The red mangrove's ability to reclaim the land and live in a saltwater environment has made it a leader in the ecological sequence called succession. Succession is the different steps necessary for plants and animals to establish a climax community in a particular type of environment. The climax community is a balanced and stable ecosystem and is the final product in the sequence of events of succession. The mangrove's process of succession begins with the release of the seedling in the water. In general, land plants invest a lot of energy in producing massive amounts of seeds hoping a few will settle in the right environment and sprout. The mangrove, on the other hand, keep the seedling on the branches until the fruit is almost a foot long. The long and narrow fruit is so well adapted to survive in the saltwater that it can float for up to one year in this harsh environment. Once it settles it will penetrate the sand and root itself. Leaves will grow profusely and the production of prop roots which curve and extend into the water will begin. Leaves will steadily fall off and settle on the bottom. The leaves are decomposed by bacteria and marine fungi and over a period of time this changes the consistency of the muddy-sand to a richly packed sediment. Now that the soil is fertile, a nutritional cycle begins, attracting algae, filter feeders, marine grazers and predators. A complete marine food chain has now been established.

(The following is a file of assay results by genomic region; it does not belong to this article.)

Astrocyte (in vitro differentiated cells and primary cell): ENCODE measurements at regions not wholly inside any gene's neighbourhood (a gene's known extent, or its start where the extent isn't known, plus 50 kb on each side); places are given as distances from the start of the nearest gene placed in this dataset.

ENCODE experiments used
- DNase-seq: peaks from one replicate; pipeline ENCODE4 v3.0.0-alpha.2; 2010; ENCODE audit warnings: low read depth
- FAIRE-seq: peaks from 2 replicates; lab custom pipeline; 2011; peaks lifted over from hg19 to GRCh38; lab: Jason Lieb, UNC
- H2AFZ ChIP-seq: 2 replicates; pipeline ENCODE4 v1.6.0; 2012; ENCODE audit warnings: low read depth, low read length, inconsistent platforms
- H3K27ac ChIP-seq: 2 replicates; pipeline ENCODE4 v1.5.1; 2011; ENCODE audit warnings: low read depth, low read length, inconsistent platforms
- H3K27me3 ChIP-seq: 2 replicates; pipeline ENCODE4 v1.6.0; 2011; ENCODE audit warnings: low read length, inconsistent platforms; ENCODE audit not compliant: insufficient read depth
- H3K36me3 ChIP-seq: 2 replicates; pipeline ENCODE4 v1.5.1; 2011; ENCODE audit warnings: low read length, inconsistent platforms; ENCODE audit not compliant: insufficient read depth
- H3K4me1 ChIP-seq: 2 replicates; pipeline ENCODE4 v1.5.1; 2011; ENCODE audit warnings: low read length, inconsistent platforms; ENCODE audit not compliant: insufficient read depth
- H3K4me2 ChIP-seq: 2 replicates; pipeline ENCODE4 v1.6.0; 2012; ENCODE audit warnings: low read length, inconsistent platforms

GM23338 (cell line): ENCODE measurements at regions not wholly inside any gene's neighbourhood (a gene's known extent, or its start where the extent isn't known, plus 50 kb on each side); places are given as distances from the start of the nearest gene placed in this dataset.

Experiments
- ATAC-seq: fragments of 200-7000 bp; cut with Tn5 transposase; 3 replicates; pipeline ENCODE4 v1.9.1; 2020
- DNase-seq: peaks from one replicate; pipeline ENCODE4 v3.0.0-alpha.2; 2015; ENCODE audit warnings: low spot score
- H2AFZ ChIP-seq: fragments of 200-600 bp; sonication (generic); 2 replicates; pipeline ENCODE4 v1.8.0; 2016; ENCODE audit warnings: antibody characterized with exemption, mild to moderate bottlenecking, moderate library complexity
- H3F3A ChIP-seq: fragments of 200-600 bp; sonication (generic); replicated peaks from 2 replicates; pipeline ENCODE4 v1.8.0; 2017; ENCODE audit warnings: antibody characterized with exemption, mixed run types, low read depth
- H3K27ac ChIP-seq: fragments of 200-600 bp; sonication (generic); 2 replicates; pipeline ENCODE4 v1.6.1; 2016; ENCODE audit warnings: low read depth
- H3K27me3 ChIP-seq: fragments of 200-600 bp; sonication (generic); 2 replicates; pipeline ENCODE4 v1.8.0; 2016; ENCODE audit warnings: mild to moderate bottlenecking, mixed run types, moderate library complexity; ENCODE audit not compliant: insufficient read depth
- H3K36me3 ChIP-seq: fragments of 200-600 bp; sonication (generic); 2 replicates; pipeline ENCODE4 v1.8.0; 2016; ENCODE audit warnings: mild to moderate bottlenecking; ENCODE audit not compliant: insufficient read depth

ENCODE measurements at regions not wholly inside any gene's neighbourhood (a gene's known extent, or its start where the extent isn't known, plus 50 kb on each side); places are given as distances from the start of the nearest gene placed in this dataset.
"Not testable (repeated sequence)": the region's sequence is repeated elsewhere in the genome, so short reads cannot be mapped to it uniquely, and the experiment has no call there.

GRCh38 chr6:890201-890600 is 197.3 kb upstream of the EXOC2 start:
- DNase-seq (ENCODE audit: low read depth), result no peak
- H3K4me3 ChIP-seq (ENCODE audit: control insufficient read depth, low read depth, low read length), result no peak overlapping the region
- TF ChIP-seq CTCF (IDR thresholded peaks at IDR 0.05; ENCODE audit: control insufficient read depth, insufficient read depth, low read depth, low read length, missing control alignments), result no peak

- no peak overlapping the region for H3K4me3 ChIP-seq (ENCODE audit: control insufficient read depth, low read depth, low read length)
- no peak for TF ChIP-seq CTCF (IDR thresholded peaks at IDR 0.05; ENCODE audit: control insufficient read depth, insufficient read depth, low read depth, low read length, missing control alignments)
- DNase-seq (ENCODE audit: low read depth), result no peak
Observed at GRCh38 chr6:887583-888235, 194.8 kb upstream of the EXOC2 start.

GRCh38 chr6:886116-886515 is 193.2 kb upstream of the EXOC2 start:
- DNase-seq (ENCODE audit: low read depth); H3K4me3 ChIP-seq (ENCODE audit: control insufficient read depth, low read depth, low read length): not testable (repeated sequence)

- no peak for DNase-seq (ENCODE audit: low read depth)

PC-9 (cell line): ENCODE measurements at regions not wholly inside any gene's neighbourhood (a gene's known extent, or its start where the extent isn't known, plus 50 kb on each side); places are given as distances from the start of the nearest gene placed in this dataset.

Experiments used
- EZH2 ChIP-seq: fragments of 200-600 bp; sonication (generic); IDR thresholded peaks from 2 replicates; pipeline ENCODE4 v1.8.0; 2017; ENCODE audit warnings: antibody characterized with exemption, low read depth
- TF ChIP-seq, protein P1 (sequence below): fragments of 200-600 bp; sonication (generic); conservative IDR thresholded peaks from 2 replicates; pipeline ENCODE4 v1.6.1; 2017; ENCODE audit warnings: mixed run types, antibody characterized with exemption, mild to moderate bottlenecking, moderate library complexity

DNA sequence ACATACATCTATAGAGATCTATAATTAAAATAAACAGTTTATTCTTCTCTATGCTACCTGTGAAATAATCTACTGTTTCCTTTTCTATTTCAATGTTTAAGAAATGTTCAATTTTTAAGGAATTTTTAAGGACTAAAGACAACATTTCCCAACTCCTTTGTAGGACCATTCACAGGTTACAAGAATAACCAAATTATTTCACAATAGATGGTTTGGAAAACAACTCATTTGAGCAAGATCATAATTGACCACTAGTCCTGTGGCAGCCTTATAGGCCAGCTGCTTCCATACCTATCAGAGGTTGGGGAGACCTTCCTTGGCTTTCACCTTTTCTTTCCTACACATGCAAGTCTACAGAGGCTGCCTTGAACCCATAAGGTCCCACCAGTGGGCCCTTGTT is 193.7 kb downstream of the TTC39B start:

After years of accumulation of detrital material, the composition of the soil becomes anaerobic and the sediment build up is slightly too high for the mangrove to survive. This allows for the succession of the black mangrove (Avicennia nitida) which thrives in an area only periodically flooded by the tides. The black mangroves have developed specialized fingerlike air breathing rootlets called pneumatophores, to survive in this anoxic environment. As the black mangrove grows and more leaves fall on the moist muddy soil, the consistency of